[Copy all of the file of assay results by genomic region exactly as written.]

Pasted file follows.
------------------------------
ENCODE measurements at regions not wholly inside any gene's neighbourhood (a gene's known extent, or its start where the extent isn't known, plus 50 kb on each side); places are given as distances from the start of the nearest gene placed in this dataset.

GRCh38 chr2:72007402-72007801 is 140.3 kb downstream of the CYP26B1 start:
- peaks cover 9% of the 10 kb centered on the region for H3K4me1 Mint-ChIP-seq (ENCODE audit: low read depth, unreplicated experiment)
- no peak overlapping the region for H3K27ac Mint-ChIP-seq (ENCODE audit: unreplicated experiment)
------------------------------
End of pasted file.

ENCODE measurements at regions not wholly inside any gene's neighbourhood (a gene's known extent, or its start where the extent isn't known, plus 50 kb on each side); places are given as distances from the start of the nearest gene placed in this dataset.

GRCh38 chr2:72007402-72007801 is 140.3 kb downstream of the CYP26B1 start:
- peaks cover 9% of the 10 kb centered on the region for H3K4me1 Mint-ChIP-seq (ENCODE audit: low read depth, unreplicated experiment)
- no peak overlapping the region for H3K27ac Mint-ChIP-seq (ENCODE audit: unreplicated experiment)